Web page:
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Claremore native Reeder excelling as pro mixed martial arts fighter

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June 29. Tracey Reader doesn’t take the word “can’t” very well.

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This is probably why he can’t seem to lose when he enters a closed octagon. The 2017 Claremore High School graduate is a professional mixed martial artist and has a 5-0 record at 155 pounds (lightweight) with three knockouts and two submissions.

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Reeder, who qualified three times for the state zebra wrestling tournament under trainer Chad Willard and finished second at 145 pounds in his senior class, won four of his five fights in less than three minutes.

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“Probably the best part of the fight is those 10 seconds of running around the cage after you just won,” Rieder said. “I mean, it’s – for lack of a better word – it’s a drug. It really is. And there is nothing that can compare with it. It’s just knowing that you’ve put in months of hard work… so when it all comes true, it’s a drug and a rush that nothing really compares to.”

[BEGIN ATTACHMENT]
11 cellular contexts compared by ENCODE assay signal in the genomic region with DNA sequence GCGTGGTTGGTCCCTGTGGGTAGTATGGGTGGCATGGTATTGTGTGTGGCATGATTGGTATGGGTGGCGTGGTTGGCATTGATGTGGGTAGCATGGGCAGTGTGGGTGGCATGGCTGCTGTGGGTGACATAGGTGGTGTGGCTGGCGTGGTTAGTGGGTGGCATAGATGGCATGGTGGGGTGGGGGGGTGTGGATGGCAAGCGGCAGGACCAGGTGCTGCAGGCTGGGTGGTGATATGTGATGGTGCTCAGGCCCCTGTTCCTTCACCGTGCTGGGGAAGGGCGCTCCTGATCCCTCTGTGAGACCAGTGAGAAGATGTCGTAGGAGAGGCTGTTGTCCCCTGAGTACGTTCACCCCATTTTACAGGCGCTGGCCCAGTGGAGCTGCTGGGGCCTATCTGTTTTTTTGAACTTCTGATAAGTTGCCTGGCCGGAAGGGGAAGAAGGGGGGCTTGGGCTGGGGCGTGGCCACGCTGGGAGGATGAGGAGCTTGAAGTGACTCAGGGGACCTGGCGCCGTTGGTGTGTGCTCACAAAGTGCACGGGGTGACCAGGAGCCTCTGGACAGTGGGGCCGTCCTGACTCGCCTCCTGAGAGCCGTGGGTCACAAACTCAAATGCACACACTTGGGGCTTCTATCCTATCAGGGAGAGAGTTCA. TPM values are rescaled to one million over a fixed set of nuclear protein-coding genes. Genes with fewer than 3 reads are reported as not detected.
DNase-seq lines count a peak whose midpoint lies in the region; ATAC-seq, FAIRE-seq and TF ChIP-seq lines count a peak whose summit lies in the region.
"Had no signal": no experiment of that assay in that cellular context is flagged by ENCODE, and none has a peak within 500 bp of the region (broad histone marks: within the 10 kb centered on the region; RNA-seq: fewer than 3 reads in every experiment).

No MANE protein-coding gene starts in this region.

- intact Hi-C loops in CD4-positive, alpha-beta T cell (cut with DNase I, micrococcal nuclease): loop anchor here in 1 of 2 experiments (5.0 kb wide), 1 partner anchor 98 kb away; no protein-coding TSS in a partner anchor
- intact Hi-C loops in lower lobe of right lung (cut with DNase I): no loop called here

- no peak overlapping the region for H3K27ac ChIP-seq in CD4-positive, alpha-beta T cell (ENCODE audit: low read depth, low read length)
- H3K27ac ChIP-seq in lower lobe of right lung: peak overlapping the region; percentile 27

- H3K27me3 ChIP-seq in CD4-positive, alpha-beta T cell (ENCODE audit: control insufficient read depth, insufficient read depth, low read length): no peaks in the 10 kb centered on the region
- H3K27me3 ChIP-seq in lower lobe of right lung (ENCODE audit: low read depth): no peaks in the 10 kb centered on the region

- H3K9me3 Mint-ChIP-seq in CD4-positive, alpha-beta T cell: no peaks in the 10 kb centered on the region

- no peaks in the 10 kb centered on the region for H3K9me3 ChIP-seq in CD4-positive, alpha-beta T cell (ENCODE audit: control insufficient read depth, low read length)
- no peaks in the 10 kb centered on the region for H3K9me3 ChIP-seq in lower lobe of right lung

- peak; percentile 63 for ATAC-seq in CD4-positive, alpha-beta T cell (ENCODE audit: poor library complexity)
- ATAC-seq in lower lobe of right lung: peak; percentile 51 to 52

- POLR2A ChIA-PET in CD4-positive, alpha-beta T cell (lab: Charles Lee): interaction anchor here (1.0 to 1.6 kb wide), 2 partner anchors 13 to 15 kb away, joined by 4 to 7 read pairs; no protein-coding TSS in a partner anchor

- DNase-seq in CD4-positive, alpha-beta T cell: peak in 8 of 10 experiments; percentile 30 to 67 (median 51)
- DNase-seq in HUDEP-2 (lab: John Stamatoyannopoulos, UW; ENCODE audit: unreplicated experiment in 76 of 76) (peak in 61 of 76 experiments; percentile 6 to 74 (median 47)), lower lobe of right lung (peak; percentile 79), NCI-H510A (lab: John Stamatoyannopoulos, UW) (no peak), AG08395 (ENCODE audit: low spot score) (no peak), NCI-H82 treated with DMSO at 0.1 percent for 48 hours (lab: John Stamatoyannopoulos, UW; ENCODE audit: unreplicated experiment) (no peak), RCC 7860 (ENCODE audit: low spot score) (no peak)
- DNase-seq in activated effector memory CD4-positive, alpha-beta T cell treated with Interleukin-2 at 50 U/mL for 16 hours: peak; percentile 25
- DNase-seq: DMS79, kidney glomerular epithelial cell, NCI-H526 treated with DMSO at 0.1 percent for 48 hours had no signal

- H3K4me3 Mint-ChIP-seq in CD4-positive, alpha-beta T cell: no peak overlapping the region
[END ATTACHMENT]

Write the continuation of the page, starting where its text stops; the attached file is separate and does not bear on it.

In his first professional fight, Rieder, dubbed Oklahoma’s fastest growing prospect, took just 1 minute 56 seconds to knock out and win.

The 23-year-old has only been in the sport for three years, but Rieder made the decision to become a fighter at the age of eight after his father introduced him to the Ultimate Fighting Championship (UFC).

“I always knew I would grow up to fight,” Rieder said. “I wrestled in college but it didn’t really work out the way it was supposed to and I ended up dropping out of school. It just felt like the time had come to fulfill the dream.”

However, this pursuit did not start the way he had imagined.

After leaving the University of Central Oklahoma wrestling program with plans to join some former high school teammates at Labette Community College in Parsons, Kansas, Reeder received a message that would change the course of his life and career.